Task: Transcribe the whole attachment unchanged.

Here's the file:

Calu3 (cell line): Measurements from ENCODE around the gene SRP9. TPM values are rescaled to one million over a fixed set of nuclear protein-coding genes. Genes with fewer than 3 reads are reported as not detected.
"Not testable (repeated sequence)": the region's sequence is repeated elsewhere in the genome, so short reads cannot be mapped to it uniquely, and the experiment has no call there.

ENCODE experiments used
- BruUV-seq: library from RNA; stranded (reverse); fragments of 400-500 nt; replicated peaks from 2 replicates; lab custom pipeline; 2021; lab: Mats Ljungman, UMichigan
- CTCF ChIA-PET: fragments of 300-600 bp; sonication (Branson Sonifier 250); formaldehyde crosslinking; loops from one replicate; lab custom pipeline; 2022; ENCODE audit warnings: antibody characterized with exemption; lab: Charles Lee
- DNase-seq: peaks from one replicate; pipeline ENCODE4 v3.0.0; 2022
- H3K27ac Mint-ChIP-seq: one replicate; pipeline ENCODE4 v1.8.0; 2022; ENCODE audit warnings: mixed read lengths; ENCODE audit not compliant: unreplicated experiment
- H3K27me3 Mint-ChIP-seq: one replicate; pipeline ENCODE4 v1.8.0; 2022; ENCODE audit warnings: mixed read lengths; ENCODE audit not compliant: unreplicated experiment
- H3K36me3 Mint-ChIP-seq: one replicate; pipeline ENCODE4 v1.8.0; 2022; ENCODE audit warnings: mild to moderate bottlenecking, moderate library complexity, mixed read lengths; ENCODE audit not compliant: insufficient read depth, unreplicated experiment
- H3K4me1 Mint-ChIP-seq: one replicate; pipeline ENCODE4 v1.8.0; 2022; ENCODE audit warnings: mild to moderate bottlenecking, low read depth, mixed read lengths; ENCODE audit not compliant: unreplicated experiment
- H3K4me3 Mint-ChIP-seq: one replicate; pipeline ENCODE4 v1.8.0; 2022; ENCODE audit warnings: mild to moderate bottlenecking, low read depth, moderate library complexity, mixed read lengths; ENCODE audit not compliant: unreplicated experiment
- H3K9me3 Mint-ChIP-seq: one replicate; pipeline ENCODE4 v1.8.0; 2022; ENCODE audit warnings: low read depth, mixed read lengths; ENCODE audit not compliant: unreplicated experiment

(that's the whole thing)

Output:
Calu3 (cell line): Measurements from ENCODE around the gene SRP9. TPM values are rescaled to one million over a fixed set of nuclear protein-coding genes. Genes with fewer than 3 reads are reported as not detected.
"Not testable (repeated sequence)": the region's sequence is repeated elsewhere in the genome, so short reads cannot be mapped to it uniquely, and the experiment has no call there.

ENCODE experiments used
- BruUV-seq: library from RNA; stranded (reverse); fragments of 400-500 nt; replicated peaks from 2 replicates; lab custom pipeline; 2021; lab: Mats Ljungman, UMichigan
- CTCF ChIA-PET: fragments of 300-600 bp; sonication (Branson Sonifier 250); formaldehyde crosslinking; loops from one replicate; lab custom pipeline; 2022; ENCODE audit warnings: antibody characterized with exemption; lab: Charles Lee
- DNase-seq: peaks from one replicate; pipeline ENCODE4 v3.0.0; 2022
- H3K27ac Mint-ChIP-seq: one replicate; pipeline ENCODE4 v1.8.0; 2022; ENCODE audit warnings: mixed read lengths; ENCODE audit not compliant: unreplicated experiment
- H3K27me3 Mint-ChIP-seq: one replicate; pipeline ENCODE4 v1.8.0; 2022; ENCODE audit warnings: mixed read lengths; ENCODE audit not compliant: unreplicated experiment
- H3K36me3 Mint-ChIP-seq: one replicate; pipeline ENCODE4 v1.8.0; 2022; ENCODE audit warnings: mild to moderate bottlenecking, moderate library complexity, mixed read lengths; ENCODE audit not compliant: insufficient read depth, unreplicated experiment
- H3K4me1 Mint-ChIP-seq: one replicate; pipeline ENCODE4 v1.8.0; 2022; ENCODE audit warnings: mild to moderate bottlenecking, low read depth, mixed read lengths; ENCODE audit not compliant: unreplicated experiment
- H3K4me3 Mint-ChIP-seq: one replicate; pipeline ENCODE4 v1.8.0; 2022; ENCODE audit warnings: mild to moderate bottlenecking, low read depth, moderate library complexity, mixed read lengths; ENCODE audit not compliant: unreplicated experiment
- H3K9me3 Mint-ChIP-seq: one replicate; pipeline ENCODE4 v1.8.0; 2022; ENCODE audit warnings: low read depth, mixed read lengths; ENCODE audit not compliant: unreplicated experiment